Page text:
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Re: mailing list vs "the futur"

On Fri, Aug 10, 2018 at 07:06:11AM -0400, Rich Kulawiec wrote:
> On Fri, Aug 10, 2018 at 06:24:55AM -0400, Dan Ritter wrote:
> > I get more mail than that before breakfast. If you've got the
> > right tools, it's easy to deal with.
> This is an excellent point.  Many of the people who lodge complaints
> like the one that started this discussion thread have chosen very poor
> tools and thus have conflated the failings of those tools with some
> non-existent inherent problems with mailing lists.
> Serious email users should be using mutt, which is fast, compact,
> resistant to attack, and has an astonishing number of features.
> Those who receive large volumes of mail should be using procmail
> to pre-sort it,

pre-sorting is essential but dang, procmail drove me crazy for a few
years (so slow, clunky rules, ugh!) and I finally tore into sieve
like a carnivore! Damn that felt good.

Oh, and batching the downloads with getmail (and the every friendly
Osamu pipes up on this list) or mpop - both a blindingly fast
compared to anything and everything else including TBird! for a
decade I've NEVER looked back.

And batching the sieve sorting too - not only are sieve rules a
breath of fresh air compared to procmail, it's essentially instant to
sort your "temp email download mail box" into their destination
folders (since the rules are only "compiled" once), and for the big
FTW win, give yourself a little summary output too (see attached and
very hackish script).

Last step is I need to migrate off of Gnu sieve and onto the other
one (Dovecot perhaps?) since Gnu sieve is a pompous prig which spits
the occasional "Malformed email address" - hey, perhaps it's more
secure, IDK, but the attached script even color highlights the
leftover emails from your temp download folder. Did I mention FTW?

> and they should be aware of RFC 2919 (and thus
> the existence of List-Id) as an excellent means for doing so.
> These two tools in combination make dealing with large amounts
> of traffic to large numbers of mailing lists quite easy.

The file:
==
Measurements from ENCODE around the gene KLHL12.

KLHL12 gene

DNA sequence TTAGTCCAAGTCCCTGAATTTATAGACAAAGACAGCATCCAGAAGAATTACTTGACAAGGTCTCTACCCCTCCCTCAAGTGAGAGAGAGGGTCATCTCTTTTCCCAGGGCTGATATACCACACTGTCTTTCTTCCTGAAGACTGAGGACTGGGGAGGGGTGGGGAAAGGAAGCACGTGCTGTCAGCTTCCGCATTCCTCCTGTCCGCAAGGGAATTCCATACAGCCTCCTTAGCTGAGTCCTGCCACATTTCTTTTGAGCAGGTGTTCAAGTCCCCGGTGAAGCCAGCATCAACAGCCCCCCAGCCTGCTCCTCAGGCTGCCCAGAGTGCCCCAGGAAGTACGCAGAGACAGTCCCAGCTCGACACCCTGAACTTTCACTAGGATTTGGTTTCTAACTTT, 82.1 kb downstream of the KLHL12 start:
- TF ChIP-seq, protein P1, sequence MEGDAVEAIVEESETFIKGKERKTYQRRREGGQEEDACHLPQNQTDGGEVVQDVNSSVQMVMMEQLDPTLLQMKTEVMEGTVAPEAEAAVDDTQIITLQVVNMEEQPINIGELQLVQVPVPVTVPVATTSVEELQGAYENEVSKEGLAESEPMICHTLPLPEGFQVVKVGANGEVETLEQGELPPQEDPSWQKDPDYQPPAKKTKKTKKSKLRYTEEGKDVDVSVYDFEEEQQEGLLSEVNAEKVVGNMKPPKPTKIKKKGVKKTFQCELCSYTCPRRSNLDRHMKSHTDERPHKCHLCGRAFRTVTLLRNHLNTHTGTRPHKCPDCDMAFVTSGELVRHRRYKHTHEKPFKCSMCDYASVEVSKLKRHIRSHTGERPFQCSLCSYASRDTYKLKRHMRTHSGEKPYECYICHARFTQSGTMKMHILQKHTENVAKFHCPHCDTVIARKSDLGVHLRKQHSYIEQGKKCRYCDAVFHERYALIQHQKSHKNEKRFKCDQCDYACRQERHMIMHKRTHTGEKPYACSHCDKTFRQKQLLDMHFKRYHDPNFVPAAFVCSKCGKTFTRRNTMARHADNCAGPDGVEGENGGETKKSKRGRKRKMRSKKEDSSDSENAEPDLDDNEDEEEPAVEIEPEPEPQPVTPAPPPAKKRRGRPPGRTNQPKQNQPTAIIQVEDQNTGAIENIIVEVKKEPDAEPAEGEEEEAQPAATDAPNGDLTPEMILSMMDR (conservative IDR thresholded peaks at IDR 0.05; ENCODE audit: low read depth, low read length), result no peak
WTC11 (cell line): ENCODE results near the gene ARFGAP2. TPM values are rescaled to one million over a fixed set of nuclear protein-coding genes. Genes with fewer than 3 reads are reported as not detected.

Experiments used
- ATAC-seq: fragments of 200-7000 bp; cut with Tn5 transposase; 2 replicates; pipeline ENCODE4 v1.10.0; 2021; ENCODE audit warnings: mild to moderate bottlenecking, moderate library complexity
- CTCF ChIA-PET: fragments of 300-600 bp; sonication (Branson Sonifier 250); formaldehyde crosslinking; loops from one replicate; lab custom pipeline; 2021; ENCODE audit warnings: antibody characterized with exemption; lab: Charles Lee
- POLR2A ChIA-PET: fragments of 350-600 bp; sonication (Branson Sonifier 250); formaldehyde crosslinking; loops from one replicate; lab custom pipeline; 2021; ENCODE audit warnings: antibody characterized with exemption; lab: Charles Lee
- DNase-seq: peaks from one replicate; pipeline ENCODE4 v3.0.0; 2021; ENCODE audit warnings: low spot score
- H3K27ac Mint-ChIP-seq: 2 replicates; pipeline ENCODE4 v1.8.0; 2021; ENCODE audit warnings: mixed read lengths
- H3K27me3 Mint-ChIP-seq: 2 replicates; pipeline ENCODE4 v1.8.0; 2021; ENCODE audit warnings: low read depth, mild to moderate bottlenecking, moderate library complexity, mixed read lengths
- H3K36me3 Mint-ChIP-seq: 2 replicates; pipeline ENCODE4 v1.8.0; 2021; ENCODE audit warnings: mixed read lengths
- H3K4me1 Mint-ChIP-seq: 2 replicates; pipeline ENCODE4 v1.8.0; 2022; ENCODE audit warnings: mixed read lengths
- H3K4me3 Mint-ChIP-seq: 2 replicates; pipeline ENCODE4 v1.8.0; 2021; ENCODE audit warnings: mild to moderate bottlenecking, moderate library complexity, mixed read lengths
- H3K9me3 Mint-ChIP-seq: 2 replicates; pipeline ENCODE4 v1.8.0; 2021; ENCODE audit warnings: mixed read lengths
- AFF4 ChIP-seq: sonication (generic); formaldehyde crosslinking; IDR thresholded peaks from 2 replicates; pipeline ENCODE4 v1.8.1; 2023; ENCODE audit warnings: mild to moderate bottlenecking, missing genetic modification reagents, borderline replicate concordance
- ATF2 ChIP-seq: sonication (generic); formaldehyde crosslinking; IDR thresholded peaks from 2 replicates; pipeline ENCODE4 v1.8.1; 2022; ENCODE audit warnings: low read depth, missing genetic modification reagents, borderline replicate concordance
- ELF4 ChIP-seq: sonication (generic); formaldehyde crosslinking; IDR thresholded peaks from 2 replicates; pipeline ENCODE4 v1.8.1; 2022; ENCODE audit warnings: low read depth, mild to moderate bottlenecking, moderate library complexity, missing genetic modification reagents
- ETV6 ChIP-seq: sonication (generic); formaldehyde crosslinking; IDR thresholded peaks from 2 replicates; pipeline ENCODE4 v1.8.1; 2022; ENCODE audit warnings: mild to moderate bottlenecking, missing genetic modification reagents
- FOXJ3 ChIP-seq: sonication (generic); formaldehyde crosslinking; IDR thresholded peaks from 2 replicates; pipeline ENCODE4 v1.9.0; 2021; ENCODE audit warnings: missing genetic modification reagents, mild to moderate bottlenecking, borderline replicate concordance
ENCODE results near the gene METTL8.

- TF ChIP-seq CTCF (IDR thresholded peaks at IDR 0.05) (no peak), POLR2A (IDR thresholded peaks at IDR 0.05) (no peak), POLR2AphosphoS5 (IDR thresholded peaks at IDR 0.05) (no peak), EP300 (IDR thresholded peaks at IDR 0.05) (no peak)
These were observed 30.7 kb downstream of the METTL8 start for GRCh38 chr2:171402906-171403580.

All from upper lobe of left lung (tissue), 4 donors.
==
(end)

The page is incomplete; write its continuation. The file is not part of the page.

> Furthermore, everyone using mailing lists should be maintaining
> their own archive, simply because there's no reason not to.  The


Once I'm subbed to a list, I simply never delete the emails (except
the occasional spam which squeaks through e.g. Debian's lists - but
it really is occasional - and for very lazy personal email spam
protection - just use the big G's email).

> storage required is small by contemporary standards and doing so
> allows the use of local search tools (e.g., grepmail) which can
> invaluable in locating relevant messages.  (Those who haven't
> been doing this can usually backfill by downloading the archives
> maintained by the site running the mailing list.  in turn, everyone
> running a mailing list should take care to see that those archives
> are fully accessible, unredacted, and downloadable on demand.)

I've used forums when no ML was available, and damn it's frustrating
- email is inherently a batch process, which is most efficient of my
time especially in the face of boondocks-class (slow) internet
connections, offline thread viewing, greppability, threads read
trackability (I can trivially see what I have and have not read yet,
and keep not reading those things I want to read later, etc) etc.

Literally nothing else compares to a comfortable offline email
setup... good luck all,

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